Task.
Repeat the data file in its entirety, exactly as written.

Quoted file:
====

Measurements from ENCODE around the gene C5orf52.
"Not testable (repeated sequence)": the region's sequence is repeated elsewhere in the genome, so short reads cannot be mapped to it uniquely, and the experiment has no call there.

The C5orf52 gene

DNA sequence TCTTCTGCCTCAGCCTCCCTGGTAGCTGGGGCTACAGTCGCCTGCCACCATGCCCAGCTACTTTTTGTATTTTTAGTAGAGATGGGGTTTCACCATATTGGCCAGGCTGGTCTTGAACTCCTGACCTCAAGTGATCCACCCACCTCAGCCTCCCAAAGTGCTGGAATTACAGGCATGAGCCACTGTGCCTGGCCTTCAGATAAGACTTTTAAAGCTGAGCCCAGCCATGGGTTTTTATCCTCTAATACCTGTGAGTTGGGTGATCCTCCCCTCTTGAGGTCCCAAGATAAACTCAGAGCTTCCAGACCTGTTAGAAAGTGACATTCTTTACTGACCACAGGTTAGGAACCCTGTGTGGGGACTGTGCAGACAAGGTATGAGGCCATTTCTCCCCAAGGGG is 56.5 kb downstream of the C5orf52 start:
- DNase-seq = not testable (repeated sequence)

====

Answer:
Measurements from ENCODE around the gene C5orf52.
"Not testable (repeated sequence)": the region's sequence is repeated elsewhere in the genome, so short reads cannot be mapped to it uniquely, and the experiment has no call there.

The C5orf52 gene

DNA sequence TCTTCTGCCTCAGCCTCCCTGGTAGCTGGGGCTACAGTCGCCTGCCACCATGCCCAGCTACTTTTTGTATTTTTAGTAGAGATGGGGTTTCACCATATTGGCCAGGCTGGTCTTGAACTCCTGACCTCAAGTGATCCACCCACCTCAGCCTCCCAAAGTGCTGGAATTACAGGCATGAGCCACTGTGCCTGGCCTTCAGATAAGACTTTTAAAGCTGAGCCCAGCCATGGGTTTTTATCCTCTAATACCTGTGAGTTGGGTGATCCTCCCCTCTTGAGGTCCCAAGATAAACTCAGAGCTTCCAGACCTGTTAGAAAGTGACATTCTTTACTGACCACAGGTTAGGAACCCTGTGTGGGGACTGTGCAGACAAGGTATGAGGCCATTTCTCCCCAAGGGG is 56.5 kb downstream of the C5orf52 start:
- DNase-seq = not testable (repeated sequence)